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“How much is that doggy in the window?”

by | Aug 25, 2022

Two summers ago, at the height of the pandemic the puppy market was booming. Never had we seen such a demand, puppies were on the menu for everyone, and that demand not only saw a significant increase in puppies being bred, but also a significant increase in the prices being charged for them.

I am sure you have read articles on the unethical and irresponsible breeding practices that took place during the pandemic, there are plenty of stories of ill-educated pet owners and the immoral deciding to make a few quid from their pet dog and cashing in. But what is the position now?

Well, as a wise man once said: “What goes up, must come down!” Two years on, and the demand for puppies has dropped. Families are now looking at holidays again, and the commitment of a puppy is not so high up on the wish list now.

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There are thousands of unwanted, poorly socialised dogs in rescue, canine victims of the pandemic. They were sold at a premium, to desperate families. Those families were unable to properly socialise their puppies due to lockdown, and as a result (and as predicted by many) these dogs missed out on vital life skills. Now the world has opened back up they can’t cope. They did not get the training opportunities that all dogs need to live happily in our human world. Often, they display behaviours that are difficult to live with., behaviours that are difficult to manage and correct.

Circumstances have also changed for people. We were either at home, or working from home and now there has been the return to work and the chance for travel again. All these influences affect dog ownership.

Rescue Dogs

This has left many of the pandemic puppies in a tricky spot, a spot that is entirely not of their making.

Sadly, they now fall victim to our “click and collect” society, with shortened attention spans and a lack of responsibility, they wind up unwanted in rescue… the options for these dogs are limited. It is simply heart breaking, and for those in the “front line” at rescues centers and charities it is endless.

The irony of this situation is staggering. Some of the most expensive, highly desired dogs of our time are dumped, less than two years on. Don’t get me wrong, there are plenty of dogs who were bought in the pandemic that are being doted on, dogs who are living with owners who idolise them and cannot imagine a time when they did not have them, the lucky ones….

The more recent fall in demand will inevitably quell the numbers of puppies being bred. Breeders are reporting less enquiries and less sales, and in some cases, they are finding themselves left with puppies that they cannot sell. Whilst this will create an immediate smaller ripple of unwanted puppies, these reports will shoot a warning across the bows of the unethical and irresponsible who jumped on the band wagon to cash in during the pandemic. They will of course promptly jump off the wagon and go and sniff out their fortune elsewhere.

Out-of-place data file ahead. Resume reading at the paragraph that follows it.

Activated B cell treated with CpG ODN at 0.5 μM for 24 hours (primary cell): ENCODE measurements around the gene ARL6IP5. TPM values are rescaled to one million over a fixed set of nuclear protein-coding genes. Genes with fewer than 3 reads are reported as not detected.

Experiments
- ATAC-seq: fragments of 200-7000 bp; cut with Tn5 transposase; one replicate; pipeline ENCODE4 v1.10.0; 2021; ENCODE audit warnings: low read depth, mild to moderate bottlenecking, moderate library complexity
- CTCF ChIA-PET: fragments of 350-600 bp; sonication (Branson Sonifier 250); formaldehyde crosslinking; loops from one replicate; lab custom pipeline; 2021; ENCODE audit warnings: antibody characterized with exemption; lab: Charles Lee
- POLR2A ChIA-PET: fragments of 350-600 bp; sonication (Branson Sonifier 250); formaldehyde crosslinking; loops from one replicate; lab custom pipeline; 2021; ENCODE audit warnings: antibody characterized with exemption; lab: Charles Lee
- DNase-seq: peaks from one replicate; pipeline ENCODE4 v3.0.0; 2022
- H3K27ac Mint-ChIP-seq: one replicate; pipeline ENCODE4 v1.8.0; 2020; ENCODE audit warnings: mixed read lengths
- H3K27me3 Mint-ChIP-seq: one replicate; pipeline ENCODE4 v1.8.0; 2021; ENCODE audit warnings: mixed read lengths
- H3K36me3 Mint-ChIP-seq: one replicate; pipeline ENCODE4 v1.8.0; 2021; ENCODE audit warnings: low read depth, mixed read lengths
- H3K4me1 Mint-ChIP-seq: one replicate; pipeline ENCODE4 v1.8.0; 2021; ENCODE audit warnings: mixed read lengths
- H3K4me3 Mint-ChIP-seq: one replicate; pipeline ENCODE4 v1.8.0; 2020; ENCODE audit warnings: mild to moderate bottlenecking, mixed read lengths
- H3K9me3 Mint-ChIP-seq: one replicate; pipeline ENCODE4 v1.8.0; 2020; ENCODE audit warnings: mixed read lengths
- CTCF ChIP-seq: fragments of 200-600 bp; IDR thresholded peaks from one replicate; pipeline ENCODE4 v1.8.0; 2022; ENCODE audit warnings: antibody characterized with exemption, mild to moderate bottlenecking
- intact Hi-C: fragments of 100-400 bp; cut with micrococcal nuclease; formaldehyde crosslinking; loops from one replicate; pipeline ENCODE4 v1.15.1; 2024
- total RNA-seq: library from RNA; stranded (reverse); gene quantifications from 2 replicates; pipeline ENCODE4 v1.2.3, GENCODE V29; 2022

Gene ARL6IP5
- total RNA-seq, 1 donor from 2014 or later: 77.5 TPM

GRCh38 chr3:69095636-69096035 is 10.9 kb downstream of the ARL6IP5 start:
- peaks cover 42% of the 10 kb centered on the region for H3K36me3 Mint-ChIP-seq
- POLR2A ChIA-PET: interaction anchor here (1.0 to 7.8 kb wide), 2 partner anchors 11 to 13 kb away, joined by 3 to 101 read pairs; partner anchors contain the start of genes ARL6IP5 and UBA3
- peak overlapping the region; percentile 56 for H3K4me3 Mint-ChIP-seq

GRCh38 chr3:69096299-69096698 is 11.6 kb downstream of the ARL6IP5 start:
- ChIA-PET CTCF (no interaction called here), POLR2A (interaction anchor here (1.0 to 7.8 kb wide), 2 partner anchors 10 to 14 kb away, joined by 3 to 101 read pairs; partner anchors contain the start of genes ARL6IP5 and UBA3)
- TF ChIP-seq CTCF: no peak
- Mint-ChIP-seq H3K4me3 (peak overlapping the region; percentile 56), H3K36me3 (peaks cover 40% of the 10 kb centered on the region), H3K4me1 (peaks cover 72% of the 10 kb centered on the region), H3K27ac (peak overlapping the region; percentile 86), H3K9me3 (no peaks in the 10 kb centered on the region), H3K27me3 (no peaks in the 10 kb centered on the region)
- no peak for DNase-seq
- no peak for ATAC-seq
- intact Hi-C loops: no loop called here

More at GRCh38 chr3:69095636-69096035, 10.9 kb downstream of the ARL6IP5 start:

The rescues, already heaving, will pick up the pieces of the broken dogs and puppies, doing their best to rehome as many dogs as they can.

As a breeder educator I am seeing large numbers of quality established breeders reducing how many puppies they are planning, despite waiting lists and good reputations. They are reacting to the market in the best way possible. Many of these breeders did not breed throughout the pandemic, in fear of an uncertain future for their puppies. The shame of this is if that any puppies are being bred, they should be from these breeders. The well-bred, well raised, health tested puppies is exactly the type of breeding that should be happening if any.

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Now as a country we are faced with the cost-of-living crisis, fuel and energy prices are at an all-time high, food bills are on the increase too, with seemingly no let up. This is also influencing dog ownership and its affordability. Potential owners are questioning the financial commitment of a puppy, and this is driving demand down further. Without a doubt as belts tighten financially there will be more canine casualties.

I sigh as I finish writing this piece, the moral of the story, what goes up… must come down… but at what price for mans supposed “best friend”.

If you have a puppy that you need help with, take a look at our courses for owners, we have a range educational materials for owners that can support you to work through the issues you are facing. Check us out at www.pupstartsbreeders.com

Rebecca Walters

I’m Rebecca Walters, founder of Pupstarts Breeders. I’m a 5-star licensed dog breeder, an ex-licensing officer, and a woman committed to changing the industry for good.

I want to deliver all the dog breeding information, advice and education you need to be an ethical and reputable dog breeder who makes a difference in the world.

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